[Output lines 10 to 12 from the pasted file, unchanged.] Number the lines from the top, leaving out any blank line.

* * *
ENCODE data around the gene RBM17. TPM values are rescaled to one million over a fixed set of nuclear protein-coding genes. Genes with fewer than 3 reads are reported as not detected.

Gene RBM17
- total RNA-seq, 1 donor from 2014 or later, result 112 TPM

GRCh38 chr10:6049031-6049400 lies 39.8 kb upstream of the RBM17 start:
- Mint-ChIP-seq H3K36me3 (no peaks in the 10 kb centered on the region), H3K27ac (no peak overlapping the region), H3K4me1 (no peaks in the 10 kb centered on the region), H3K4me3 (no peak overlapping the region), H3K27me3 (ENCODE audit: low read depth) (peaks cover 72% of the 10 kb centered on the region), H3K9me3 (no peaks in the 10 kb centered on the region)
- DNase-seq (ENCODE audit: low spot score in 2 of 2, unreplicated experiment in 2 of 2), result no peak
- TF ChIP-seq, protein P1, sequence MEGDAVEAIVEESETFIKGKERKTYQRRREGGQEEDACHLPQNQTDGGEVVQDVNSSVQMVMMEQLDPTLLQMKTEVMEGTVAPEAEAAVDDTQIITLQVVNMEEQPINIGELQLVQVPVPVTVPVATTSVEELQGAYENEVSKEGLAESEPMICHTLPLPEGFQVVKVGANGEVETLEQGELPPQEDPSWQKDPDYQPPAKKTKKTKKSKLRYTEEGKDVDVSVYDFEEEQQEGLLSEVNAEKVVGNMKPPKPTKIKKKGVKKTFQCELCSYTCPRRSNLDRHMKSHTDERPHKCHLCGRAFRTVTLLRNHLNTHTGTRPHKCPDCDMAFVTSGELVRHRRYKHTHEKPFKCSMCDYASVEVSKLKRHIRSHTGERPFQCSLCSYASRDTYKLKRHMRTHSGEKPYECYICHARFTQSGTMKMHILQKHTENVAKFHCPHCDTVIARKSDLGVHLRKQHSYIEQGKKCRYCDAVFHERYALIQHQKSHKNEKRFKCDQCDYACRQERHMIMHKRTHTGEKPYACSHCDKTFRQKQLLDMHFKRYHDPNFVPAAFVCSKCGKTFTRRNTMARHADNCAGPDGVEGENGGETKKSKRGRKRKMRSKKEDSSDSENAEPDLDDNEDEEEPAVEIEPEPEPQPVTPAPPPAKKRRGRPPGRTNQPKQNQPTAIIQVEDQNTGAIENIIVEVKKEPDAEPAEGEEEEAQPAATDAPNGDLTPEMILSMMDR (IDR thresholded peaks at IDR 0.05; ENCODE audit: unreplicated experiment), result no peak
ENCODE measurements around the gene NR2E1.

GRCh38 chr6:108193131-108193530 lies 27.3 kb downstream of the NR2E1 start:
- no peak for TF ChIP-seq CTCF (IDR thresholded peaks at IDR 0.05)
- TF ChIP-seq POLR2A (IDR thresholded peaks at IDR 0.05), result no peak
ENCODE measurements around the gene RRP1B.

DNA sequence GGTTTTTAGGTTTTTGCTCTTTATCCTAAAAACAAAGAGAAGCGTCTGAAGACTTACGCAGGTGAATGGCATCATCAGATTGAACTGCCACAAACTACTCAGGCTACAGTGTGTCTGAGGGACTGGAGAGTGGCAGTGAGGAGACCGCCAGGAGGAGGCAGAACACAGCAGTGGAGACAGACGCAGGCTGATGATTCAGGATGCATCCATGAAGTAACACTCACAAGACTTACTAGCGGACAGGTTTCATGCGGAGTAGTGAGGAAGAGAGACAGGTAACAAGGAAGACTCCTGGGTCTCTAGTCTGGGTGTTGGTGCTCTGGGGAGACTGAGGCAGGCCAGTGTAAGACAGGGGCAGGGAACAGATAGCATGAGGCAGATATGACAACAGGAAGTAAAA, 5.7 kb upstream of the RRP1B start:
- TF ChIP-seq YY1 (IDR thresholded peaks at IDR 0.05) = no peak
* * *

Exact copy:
- no peak for TF ChIP-seq CTCF (IDR thresholded peaks at IDR 0.05)
- TF ChIP-seq POLR2A (IDR thresholded peaks at IDR 0.05), result no peak
ENCODE measurements around the gene RRP1B.